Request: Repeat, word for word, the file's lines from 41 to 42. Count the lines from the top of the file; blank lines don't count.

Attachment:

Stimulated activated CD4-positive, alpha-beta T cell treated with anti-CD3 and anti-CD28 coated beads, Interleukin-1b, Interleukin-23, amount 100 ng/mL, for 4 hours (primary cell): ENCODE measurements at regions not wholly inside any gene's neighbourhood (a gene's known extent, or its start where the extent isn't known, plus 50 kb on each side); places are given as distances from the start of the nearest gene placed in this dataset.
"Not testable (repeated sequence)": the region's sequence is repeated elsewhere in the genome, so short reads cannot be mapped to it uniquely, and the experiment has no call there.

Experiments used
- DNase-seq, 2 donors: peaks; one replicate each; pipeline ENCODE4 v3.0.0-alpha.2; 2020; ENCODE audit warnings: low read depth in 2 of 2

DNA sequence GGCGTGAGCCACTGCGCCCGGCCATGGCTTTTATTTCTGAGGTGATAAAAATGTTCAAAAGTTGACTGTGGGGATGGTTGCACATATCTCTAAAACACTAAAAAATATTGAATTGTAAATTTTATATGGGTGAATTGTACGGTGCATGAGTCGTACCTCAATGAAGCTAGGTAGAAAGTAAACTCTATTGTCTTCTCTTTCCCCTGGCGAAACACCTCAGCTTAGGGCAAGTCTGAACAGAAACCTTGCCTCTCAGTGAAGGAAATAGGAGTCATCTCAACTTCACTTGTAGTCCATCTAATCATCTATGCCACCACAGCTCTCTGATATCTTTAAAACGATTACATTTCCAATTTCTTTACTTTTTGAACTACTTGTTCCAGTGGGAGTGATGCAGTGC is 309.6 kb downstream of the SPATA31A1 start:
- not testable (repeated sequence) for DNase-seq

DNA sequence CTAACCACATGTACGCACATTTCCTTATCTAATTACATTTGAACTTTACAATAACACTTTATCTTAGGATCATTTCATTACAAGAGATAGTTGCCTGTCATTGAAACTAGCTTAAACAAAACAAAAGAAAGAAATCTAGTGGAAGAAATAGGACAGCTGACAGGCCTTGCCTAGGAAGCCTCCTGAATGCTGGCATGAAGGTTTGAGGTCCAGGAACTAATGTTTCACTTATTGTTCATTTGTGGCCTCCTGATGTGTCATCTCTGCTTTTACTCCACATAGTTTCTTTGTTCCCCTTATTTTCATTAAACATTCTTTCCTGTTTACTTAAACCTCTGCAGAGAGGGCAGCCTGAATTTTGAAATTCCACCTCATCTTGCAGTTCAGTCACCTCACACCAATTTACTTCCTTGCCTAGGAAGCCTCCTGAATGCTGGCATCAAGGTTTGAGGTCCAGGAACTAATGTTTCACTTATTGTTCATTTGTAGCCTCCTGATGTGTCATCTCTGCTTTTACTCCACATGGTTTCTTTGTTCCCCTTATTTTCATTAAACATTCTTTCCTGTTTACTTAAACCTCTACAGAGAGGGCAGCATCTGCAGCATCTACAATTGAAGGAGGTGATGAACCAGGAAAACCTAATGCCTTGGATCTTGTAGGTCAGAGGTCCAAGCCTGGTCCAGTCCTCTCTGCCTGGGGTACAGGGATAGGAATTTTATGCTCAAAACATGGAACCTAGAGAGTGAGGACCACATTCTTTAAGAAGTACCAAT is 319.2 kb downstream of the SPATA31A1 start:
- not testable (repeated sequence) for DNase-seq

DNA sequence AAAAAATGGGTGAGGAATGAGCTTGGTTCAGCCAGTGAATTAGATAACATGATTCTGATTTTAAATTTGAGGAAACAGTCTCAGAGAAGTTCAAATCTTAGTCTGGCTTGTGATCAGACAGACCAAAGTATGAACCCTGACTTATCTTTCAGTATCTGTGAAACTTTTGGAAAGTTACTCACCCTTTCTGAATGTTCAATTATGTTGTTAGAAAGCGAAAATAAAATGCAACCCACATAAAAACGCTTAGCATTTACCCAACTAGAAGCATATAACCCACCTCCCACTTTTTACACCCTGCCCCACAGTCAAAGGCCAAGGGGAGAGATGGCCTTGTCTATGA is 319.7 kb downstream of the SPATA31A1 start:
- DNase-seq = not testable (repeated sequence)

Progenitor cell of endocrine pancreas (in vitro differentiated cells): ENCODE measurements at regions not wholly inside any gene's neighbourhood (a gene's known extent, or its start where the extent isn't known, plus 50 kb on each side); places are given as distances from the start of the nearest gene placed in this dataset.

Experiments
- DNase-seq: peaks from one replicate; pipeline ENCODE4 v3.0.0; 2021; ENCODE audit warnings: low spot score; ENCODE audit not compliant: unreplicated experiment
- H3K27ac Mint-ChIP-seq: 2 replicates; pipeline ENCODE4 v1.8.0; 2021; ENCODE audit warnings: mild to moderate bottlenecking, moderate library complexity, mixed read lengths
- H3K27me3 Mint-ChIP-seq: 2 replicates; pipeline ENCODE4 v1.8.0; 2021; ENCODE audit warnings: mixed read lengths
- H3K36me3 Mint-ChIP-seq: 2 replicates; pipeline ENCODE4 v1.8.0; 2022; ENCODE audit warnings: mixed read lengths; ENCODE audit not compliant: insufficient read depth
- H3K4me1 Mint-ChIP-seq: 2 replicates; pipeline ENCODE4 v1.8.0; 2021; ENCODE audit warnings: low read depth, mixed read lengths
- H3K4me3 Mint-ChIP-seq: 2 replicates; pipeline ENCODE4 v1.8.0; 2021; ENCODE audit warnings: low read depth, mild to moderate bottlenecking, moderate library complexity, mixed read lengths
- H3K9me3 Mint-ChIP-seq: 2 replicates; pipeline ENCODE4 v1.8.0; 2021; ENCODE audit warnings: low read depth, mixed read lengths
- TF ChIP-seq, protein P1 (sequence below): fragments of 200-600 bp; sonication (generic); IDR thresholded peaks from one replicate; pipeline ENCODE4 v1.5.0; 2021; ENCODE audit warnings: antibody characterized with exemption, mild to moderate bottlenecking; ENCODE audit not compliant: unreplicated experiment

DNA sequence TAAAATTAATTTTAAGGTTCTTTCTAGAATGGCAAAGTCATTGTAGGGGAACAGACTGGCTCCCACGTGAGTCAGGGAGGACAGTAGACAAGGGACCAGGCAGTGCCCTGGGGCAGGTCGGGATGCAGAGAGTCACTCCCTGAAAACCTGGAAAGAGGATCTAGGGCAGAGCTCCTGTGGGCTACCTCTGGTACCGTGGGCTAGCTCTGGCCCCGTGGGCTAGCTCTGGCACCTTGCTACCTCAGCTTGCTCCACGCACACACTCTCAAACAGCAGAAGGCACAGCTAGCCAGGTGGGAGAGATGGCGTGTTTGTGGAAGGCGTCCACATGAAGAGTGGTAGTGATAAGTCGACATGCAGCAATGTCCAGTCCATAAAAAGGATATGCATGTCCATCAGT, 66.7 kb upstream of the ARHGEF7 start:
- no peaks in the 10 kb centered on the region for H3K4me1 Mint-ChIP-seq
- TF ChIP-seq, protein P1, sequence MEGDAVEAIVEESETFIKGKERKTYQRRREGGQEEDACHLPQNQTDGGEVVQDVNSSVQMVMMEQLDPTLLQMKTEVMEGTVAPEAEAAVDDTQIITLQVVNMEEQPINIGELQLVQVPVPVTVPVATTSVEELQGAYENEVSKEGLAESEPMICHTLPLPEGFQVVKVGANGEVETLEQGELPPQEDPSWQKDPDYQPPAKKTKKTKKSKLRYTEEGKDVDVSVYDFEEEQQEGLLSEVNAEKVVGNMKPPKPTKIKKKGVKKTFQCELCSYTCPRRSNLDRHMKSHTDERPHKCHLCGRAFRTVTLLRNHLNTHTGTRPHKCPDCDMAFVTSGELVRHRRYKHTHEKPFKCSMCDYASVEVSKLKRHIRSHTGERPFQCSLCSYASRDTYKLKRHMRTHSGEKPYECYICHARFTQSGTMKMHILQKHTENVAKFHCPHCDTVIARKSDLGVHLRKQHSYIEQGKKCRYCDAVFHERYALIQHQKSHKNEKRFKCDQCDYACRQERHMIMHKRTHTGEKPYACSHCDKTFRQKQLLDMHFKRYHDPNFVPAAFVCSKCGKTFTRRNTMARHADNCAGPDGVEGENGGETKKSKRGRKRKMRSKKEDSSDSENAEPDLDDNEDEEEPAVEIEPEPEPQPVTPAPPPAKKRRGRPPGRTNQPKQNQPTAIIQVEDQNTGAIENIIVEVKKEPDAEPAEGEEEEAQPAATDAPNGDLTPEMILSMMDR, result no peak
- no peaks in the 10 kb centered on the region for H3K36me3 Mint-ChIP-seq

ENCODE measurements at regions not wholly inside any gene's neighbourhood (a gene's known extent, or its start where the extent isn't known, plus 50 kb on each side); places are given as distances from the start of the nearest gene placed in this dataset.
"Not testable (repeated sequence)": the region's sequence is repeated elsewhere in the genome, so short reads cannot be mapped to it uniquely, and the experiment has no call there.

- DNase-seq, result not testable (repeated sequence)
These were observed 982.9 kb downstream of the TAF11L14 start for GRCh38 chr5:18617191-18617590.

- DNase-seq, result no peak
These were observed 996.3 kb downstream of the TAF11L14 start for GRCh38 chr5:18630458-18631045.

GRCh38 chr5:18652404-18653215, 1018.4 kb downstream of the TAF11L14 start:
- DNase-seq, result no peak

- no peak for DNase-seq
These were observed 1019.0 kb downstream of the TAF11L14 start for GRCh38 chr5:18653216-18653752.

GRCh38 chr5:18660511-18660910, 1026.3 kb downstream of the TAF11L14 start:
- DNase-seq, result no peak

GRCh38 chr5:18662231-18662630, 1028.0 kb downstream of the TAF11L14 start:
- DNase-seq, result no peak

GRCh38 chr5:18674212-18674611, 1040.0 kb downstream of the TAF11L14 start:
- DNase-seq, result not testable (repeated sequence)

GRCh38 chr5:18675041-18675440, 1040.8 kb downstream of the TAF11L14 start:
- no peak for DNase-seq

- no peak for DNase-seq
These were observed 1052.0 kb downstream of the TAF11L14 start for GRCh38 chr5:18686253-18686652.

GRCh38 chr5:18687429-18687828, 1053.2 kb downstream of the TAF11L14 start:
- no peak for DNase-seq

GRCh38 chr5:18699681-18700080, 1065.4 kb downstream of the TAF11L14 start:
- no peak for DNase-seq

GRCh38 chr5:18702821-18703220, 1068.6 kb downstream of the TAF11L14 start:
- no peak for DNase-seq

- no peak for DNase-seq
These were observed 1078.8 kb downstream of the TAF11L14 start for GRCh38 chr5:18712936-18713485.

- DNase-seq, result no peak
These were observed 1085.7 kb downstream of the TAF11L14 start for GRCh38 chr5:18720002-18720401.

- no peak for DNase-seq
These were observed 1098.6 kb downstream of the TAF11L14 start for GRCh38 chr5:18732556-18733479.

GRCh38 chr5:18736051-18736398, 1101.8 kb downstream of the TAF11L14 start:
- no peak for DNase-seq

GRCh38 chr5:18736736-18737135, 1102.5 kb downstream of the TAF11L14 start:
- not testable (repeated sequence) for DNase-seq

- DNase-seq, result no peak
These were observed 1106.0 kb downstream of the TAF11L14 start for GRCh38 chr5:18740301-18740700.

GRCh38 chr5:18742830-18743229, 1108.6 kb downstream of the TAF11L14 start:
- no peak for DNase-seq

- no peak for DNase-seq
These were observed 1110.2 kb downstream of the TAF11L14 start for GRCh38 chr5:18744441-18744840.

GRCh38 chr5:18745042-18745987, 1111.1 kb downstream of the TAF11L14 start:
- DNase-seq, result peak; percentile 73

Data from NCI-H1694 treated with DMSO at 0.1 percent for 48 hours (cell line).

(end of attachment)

GRCh38 chr5:18675041-18675440, 1040.8 kb downstream of the TAF11L14 start:
- no peak for DNase-seq